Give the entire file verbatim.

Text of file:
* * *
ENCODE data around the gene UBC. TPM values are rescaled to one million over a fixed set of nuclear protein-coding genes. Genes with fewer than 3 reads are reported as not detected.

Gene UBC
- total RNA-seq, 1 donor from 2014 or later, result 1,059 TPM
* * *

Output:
ENCODE data around the gene UBC. TPM values are rescaled to one million over a fixed set of nuclear protein-coding genes. Genes with fewer than 3 reads are reported as not detected.

Gene UBC
- total RNA-seq, 1 donor from 2014 or later, result 1,059 TPM